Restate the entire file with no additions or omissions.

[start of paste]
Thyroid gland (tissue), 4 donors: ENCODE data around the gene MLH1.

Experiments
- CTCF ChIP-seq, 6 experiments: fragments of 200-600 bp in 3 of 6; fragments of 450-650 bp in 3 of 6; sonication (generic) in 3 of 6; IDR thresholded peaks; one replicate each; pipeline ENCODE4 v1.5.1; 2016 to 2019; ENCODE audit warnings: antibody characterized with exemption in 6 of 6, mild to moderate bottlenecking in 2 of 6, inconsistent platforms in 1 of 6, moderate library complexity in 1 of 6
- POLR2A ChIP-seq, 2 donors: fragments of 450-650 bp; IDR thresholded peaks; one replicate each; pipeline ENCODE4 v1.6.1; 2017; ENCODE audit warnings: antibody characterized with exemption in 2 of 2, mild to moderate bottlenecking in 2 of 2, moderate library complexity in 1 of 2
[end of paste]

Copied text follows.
Thyroid gland (tissue), 4 donors: ENCODE data around the gene MLH1.

Experiments
- CTCF ChIP-seq, 6 experiments: fragments of 200-600 bp in 3 of 6; fragments of 450-650 bp in 3 of 6; sonication (generic) in 3 of 6; IDR thresholded peaks; one replicate each; pipeline ENCODE4 v1.5.1; 2016 to 2019; ENCODE audit warnings: antibody characterized with exemption in 6 of 6, mild to moderate bottlenecking in 2 of 6, inconsistent platforms in 1 of 6, moderate library complexity in 1 of 6
- POLR2A ChIP-seq, 2 donors: fragments of 450-650 bp; IDR thresholded peaks; one replicate each; pipeline ENCODE4 v1.6.1; 2017; ENCODE audit warnings: antibody characterized with exemption in 2 of 2, mild to moderate bottlenecking in 2 of 2, moderate library complexity in 1 of 2